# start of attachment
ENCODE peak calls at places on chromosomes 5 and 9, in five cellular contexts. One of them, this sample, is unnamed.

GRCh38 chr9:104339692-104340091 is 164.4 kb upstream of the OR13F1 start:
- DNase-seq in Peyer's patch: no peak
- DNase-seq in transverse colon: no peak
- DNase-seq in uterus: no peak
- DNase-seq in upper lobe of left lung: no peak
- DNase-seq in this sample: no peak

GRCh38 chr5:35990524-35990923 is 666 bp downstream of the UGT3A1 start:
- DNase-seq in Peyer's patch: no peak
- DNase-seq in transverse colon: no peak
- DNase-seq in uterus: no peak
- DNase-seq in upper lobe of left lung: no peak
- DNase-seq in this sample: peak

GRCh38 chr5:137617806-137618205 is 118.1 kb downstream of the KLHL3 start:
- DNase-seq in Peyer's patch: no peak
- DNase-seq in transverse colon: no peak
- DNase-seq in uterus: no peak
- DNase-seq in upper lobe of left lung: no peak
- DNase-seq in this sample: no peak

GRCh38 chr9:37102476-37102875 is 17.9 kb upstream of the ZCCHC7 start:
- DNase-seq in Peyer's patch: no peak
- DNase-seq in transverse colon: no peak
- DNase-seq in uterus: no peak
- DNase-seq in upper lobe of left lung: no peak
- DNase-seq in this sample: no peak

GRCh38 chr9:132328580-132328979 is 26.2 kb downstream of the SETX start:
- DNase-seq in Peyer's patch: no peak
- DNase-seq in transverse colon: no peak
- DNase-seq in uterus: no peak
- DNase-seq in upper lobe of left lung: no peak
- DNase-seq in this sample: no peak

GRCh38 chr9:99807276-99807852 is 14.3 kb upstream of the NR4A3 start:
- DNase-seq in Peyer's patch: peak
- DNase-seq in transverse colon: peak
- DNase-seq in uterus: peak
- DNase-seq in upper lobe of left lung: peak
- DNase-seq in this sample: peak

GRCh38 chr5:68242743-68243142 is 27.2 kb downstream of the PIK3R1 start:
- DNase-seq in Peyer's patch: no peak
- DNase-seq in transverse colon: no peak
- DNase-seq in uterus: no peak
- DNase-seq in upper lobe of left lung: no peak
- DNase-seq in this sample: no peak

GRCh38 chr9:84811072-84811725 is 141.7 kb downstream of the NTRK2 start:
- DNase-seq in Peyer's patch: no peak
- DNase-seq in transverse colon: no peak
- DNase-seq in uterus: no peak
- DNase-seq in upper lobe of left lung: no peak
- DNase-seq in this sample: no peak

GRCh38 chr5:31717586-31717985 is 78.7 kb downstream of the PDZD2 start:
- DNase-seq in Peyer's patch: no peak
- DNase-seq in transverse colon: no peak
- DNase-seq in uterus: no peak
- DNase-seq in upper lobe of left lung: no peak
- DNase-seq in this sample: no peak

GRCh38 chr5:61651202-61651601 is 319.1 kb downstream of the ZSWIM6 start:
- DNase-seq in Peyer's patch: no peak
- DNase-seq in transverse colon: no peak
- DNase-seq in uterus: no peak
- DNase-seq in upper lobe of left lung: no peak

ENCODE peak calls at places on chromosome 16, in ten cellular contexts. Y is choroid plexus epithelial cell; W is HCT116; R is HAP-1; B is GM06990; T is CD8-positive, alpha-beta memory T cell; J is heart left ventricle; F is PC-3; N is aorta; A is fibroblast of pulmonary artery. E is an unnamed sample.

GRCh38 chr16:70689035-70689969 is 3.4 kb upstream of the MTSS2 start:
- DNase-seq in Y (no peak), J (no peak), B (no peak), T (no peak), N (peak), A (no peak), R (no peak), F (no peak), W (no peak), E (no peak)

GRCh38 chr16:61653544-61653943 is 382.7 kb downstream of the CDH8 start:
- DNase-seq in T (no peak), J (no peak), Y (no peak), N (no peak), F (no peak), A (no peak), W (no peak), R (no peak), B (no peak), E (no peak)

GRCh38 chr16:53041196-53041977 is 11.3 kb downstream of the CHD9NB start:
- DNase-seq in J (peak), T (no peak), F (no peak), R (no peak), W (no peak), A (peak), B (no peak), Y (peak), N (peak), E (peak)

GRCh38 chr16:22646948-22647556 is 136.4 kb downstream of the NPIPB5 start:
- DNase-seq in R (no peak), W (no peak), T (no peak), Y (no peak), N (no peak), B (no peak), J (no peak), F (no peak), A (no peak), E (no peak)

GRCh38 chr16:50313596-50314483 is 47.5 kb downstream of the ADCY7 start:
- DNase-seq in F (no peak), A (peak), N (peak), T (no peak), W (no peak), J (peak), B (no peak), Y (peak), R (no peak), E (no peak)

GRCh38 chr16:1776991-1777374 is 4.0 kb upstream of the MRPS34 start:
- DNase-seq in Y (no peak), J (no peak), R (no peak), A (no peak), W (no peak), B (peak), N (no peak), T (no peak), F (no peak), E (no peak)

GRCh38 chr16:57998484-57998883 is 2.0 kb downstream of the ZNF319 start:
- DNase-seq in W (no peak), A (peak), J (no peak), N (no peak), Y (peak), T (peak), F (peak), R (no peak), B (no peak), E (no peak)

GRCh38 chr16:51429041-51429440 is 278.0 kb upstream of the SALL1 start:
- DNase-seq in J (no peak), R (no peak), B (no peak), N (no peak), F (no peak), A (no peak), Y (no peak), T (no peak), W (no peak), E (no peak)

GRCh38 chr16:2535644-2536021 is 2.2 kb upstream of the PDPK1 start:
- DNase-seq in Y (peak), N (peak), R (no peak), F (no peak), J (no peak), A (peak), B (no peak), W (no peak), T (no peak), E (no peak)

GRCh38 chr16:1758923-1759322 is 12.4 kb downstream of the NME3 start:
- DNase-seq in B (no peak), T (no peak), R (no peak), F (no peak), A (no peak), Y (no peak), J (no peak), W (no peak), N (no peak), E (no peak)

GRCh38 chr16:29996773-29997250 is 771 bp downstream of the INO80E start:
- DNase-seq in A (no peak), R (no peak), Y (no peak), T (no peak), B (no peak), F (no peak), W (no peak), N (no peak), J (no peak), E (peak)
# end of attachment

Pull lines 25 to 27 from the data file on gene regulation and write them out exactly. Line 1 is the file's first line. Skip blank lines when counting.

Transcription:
- DNase-seq in this sample: no peak

GRCh38 chr9:132328580-132328979 is 26.2 kb downstream of the SETX start:
- DNase-seq in Peyer's patch: no peak